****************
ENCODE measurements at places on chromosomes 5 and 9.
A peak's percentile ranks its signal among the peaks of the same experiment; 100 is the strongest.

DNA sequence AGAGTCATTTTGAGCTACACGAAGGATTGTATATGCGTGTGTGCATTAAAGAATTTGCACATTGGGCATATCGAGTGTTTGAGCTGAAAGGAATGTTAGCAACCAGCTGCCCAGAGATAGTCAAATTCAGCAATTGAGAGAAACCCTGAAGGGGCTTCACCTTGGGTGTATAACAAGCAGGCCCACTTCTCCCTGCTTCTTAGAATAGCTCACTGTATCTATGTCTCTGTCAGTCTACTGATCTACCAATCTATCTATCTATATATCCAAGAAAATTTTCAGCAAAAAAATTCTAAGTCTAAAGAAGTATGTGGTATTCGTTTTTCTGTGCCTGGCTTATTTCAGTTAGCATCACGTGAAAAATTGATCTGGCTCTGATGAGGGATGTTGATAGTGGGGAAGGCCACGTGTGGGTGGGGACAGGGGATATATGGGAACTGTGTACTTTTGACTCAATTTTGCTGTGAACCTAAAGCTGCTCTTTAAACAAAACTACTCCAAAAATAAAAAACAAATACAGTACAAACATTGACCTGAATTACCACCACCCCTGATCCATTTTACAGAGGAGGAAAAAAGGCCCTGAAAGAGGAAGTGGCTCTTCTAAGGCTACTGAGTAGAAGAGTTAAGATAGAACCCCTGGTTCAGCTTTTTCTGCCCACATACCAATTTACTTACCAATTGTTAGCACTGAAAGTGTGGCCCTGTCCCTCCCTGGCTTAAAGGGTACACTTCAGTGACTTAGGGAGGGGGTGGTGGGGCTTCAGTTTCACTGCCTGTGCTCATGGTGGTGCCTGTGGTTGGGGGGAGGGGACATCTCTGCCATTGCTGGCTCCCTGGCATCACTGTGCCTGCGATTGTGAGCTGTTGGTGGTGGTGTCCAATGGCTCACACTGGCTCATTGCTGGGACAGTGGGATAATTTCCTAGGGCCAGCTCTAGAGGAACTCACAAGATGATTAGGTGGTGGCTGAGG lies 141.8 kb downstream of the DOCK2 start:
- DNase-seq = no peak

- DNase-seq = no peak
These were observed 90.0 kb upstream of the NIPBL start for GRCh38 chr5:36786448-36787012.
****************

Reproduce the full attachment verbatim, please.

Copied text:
ENCODE measurements at places on chromosomes 5 and 9.
A peak's percentile ranks its signal among the peaks of the same experiment; 100 is the strongest.

DNA sequence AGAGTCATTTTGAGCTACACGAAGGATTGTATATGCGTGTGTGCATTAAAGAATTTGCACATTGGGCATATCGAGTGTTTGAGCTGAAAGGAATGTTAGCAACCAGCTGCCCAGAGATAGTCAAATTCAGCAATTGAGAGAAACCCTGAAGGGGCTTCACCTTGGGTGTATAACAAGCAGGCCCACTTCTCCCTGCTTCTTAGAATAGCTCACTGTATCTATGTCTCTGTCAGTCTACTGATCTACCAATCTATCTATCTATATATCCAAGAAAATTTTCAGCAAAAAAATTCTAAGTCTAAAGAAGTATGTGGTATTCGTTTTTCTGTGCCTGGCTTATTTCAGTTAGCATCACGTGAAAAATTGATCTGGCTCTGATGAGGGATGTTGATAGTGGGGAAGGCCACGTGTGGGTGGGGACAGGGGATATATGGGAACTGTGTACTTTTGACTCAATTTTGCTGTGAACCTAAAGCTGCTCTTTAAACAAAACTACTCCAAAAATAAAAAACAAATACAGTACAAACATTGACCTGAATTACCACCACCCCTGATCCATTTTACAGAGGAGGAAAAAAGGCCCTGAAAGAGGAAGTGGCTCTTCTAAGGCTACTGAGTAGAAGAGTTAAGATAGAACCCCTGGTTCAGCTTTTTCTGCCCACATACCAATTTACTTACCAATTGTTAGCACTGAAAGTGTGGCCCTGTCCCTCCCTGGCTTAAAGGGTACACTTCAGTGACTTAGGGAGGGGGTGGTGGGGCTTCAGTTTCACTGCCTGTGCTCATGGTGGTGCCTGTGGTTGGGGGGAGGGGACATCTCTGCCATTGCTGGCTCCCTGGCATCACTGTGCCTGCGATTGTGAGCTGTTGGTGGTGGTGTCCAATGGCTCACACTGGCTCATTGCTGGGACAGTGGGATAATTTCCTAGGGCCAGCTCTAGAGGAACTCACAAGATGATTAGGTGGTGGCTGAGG lies 141.8 kb downstream of the DOCK2 start:
- DNase-seq = no peak

- DNase-seq = no peak
These were observed 90.0 kb upstream of the NIPBL start for GRCh38 chr5:36786448-36787012.